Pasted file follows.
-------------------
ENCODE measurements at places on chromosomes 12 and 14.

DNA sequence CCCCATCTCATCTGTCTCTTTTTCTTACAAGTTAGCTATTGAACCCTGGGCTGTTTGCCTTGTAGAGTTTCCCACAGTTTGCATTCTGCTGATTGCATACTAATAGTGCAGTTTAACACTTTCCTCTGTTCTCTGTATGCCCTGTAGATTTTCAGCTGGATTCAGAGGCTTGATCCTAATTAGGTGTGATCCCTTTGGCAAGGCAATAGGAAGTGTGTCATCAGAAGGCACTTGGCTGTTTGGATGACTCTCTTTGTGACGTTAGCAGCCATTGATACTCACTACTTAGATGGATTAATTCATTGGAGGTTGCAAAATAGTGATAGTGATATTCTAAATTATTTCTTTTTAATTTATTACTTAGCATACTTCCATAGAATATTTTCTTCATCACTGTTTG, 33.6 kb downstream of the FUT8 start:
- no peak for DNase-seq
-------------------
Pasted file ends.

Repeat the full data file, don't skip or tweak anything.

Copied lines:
ENCODE measurements at places on chromosomes 12 and 14.

DNA sequence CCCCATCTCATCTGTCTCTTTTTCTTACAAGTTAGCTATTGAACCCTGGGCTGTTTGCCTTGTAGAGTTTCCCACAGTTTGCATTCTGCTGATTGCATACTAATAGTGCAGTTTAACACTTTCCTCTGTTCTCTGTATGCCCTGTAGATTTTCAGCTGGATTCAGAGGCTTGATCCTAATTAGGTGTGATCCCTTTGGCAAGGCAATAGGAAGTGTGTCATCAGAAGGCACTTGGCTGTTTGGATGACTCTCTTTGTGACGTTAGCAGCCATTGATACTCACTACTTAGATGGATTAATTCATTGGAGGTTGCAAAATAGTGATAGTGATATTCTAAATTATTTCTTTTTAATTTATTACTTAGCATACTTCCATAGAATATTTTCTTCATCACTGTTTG, 33.6 kb downstream of the FUT8 start:
- no peak for DNase-seq